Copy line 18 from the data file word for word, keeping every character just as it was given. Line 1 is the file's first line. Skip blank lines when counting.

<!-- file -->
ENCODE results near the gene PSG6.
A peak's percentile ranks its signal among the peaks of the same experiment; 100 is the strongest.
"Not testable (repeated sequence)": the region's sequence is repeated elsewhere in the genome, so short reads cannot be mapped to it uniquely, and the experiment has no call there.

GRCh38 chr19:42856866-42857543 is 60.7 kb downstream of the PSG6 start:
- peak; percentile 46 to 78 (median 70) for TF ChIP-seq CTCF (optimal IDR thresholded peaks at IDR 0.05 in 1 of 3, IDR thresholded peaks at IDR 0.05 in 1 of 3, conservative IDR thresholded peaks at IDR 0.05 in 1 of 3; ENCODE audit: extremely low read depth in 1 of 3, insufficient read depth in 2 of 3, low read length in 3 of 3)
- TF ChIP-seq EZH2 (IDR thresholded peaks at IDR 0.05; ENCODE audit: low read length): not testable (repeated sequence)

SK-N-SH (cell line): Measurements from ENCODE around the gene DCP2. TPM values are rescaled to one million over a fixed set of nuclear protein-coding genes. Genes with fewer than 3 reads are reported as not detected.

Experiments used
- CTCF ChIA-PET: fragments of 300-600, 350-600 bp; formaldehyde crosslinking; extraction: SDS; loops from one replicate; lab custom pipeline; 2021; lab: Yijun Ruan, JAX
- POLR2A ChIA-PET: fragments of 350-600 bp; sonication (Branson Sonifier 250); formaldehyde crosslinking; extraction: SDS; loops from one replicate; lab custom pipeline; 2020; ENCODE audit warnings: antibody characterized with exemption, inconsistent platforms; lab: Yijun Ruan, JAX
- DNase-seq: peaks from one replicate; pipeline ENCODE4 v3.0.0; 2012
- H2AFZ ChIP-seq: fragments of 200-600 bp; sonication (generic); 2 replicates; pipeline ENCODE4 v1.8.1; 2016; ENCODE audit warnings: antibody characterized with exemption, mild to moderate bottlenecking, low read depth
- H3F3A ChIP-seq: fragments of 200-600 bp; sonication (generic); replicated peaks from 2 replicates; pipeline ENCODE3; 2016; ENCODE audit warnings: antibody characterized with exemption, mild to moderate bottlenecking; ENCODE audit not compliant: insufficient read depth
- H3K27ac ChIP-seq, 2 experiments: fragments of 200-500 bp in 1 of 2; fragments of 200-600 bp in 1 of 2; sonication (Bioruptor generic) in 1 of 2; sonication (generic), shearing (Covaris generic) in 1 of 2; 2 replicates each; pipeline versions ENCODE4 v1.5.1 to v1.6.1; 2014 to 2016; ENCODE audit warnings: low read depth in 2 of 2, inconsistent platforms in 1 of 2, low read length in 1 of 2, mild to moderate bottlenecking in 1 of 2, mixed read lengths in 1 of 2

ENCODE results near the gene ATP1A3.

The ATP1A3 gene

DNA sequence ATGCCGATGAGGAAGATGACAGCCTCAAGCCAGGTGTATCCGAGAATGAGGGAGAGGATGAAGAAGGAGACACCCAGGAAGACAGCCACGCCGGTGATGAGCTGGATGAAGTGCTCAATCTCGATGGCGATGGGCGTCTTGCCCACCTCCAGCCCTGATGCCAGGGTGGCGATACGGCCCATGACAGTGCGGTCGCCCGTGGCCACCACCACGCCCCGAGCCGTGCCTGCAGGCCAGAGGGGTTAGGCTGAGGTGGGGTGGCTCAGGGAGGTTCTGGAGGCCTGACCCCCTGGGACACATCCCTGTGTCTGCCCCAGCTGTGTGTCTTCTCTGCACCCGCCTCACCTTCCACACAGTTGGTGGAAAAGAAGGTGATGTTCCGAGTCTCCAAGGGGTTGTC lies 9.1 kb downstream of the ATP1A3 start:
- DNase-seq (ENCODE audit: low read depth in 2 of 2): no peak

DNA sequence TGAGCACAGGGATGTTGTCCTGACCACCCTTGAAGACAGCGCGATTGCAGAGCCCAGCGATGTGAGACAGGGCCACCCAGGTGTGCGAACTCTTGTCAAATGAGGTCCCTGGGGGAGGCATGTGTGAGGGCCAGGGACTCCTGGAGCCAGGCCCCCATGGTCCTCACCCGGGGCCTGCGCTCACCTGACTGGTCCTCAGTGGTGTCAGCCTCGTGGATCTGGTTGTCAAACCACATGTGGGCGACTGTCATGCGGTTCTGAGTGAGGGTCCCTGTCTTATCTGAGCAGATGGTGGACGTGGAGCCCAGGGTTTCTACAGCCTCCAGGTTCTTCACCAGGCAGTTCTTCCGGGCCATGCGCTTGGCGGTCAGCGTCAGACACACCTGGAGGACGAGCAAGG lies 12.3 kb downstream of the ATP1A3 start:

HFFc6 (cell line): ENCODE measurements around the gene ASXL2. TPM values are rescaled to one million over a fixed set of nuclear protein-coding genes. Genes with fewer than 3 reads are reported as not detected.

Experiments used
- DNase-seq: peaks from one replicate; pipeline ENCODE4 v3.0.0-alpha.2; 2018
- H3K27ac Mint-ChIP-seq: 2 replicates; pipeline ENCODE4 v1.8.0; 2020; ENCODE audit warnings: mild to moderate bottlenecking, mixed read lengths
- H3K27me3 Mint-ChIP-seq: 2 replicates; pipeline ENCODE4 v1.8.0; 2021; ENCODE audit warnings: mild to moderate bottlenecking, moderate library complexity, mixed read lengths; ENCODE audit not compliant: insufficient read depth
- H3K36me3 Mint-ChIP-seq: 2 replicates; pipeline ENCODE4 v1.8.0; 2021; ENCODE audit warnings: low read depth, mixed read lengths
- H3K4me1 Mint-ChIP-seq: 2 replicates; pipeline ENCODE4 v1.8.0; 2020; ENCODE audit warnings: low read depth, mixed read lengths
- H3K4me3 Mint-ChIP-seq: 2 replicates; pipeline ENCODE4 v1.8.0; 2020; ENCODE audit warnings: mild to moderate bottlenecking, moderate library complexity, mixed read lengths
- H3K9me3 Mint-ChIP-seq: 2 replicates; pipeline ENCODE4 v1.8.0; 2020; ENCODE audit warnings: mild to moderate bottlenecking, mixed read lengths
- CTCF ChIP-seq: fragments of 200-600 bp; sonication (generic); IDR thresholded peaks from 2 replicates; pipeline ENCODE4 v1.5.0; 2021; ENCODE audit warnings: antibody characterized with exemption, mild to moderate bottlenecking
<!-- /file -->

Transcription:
- DNase-seq (ENCODE audit: low read depth in 2 of 2): no peak